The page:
"One of the guards, a German speaker, told me that Roosevelt agreed to letting the Russians take Berlin before he died."

"What? Roosevelt is dead?"

"You didn't know?"

"No, I didn't. The Russians in Berlin, that's bad. Did you ever serve in the East, Klaus-Peter? Do you know what we did there?"

"Yes and yes. The peace may turn out to be worse than the war, especially in the eastern parts of the Reich."

"We sowed the wind, Klaus-Peter."

"Yes Georg, we truly did..."

Link to all of the Chant's fiction.


  1. The new battle field our soldaten find themselves on has it's own pitfalls: sanitation, boredom, hunger, time to think....

    It appears we sowed some wind ourselves... If current events are any clue...

    1. Uninformed/low information voters are the bane of any republic.

  2. Those powerful people who willfully misled the low information voters are truly the bane - as much as the criminals who funded and conducted the fraud.
    T'is they who have sowed, t'is they who shall reap.
    Boat Guy

  3. That's a damned sobering article at the source for the picture... While I knew a lot of German POWs died at th hands of the Soviets, I hadn't realized just how many, nor haw many died under custody of the western allies...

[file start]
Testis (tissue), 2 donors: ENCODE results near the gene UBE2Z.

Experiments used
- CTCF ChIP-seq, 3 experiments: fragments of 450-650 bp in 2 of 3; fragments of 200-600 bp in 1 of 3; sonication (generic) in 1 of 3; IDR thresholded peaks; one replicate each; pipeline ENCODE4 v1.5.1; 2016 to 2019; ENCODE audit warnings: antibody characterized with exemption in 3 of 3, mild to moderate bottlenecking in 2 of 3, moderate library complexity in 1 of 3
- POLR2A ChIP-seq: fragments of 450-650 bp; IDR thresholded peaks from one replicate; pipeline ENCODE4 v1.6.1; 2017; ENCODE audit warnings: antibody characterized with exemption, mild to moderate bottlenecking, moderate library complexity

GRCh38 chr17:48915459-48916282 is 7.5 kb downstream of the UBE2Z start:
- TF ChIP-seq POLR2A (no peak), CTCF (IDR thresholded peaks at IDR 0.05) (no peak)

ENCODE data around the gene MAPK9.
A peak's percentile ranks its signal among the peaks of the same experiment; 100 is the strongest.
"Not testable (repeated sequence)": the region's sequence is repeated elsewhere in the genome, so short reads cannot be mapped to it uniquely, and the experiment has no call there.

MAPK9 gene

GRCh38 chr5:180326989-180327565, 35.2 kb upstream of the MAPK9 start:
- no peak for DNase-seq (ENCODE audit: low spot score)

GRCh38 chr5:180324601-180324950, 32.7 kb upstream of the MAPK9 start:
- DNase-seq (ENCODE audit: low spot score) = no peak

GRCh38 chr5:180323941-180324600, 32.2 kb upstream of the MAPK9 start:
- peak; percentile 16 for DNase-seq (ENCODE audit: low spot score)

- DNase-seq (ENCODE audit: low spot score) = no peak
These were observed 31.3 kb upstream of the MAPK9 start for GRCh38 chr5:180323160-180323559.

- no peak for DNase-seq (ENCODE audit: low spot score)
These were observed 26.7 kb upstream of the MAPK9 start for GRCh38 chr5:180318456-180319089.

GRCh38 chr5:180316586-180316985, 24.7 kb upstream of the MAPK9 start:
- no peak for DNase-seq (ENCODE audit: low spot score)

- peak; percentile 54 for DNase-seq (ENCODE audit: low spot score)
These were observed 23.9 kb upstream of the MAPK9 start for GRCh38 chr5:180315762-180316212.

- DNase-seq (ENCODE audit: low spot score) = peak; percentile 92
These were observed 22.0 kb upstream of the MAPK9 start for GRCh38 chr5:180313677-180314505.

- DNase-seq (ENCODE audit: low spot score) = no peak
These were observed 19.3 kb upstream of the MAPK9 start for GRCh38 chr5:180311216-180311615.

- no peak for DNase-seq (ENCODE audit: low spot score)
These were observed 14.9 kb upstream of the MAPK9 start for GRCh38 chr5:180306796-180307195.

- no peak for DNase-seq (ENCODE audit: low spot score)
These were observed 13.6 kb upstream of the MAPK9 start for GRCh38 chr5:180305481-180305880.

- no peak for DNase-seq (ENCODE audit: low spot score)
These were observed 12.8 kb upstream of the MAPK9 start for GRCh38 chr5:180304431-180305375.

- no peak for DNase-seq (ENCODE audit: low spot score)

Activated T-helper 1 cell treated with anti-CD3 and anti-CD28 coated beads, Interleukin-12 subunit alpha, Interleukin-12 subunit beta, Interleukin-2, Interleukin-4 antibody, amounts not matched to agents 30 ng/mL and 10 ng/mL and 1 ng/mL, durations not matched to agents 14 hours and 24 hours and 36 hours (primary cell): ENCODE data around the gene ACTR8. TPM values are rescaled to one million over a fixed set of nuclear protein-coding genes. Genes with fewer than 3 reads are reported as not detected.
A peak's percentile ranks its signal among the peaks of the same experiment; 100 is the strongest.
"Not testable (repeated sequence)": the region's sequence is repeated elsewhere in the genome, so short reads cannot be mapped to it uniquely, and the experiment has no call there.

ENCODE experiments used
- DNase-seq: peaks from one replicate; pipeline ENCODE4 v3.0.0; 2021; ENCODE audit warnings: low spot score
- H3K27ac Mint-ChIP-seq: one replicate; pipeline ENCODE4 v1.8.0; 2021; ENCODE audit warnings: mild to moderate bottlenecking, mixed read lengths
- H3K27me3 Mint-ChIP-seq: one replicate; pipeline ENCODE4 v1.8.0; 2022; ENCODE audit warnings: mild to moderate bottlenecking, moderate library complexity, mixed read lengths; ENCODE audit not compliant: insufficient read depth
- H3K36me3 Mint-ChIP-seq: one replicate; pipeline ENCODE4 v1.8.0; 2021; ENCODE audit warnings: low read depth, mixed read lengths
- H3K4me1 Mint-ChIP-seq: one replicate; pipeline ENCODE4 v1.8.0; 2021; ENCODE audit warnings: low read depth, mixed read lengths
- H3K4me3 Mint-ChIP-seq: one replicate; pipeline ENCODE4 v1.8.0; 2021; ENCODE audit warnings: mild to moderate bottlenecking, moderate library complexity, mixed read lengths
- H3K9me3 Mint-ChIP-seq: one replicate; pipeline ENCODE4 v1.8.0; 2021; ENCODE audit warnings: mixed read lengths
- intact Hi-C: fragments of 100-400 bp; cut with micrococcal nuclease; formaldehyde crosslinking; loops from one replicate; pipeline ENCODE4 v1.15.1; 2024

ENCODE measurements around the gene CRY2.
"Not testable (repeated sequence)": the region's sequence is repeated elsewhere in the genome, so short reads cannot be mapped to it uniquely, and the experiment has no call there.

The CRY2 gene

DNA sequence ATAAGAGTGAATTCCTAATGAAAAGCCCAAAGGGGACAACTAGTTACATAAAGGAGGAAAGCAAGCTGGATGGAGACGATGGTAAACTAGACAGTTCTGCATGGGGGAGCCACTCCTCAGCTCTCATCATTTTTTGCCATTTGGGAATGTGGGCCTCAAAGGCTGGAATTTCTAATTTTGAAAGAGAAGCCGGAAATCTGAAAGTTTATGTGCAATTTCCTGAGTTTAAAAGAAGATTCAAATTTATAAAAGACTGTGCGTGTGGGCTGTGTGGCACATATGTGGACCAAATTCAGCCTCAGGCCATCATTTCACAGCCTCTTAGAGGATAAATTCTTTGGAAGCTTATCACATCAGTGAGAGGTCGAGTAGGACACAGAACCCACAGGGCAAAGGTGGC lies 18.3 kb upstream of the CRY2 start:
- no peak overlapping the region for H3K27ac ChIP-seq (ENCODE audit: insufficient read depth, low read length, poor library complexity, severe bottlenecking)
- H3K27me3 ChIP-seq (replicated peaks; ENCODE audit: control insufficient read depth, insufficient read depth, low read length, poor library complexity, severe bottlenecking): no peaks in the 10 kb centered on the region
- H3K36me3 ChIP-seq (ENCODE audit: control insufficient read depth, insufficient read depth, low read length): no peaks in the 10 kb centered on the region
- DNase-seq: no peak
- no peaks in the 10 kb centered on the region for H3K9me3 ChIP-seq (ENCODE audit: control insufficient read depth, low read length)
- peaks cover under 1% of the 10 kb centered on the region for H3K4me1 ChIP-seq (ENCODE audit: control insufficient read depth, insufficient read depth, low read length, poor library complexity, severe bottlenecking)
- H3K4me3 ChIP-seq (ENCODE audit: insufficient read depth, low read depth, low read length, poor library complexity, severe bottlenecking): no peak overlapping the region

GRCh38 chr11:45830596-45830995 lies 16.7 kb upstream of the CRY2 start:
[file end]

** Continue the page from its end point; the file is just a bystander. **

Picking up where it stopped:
1. Bear in mind there have been a number of false articles concerning the deaths of German POWs in the "Rhine Meadow Camps" (established after the fall of the Ruhr Pocket, 300,000+ POWs and inadequate facilities to house them) most of them based on shitty research by a Canadian author who completely effed up in his research. Of course the objective is to discredit the Western Allies by the usual left-wing suspects.

      The source for the picture states : An estimated 790,000 German soldiers would die in the West (the exact figure is unknown and highly debated). That "exact figure is unknown and highly debated" stems from shitty research by that aforementioned Canadian. That number of 790,000 is probably bullshit.

      Always beware of sources comparing our treatment of POWs to that of the Soviets, the idea is to discredit western values. That is endemic these days. Project 1619 springs to mind. Shitty research by sketchy historians always needs to be double-checked.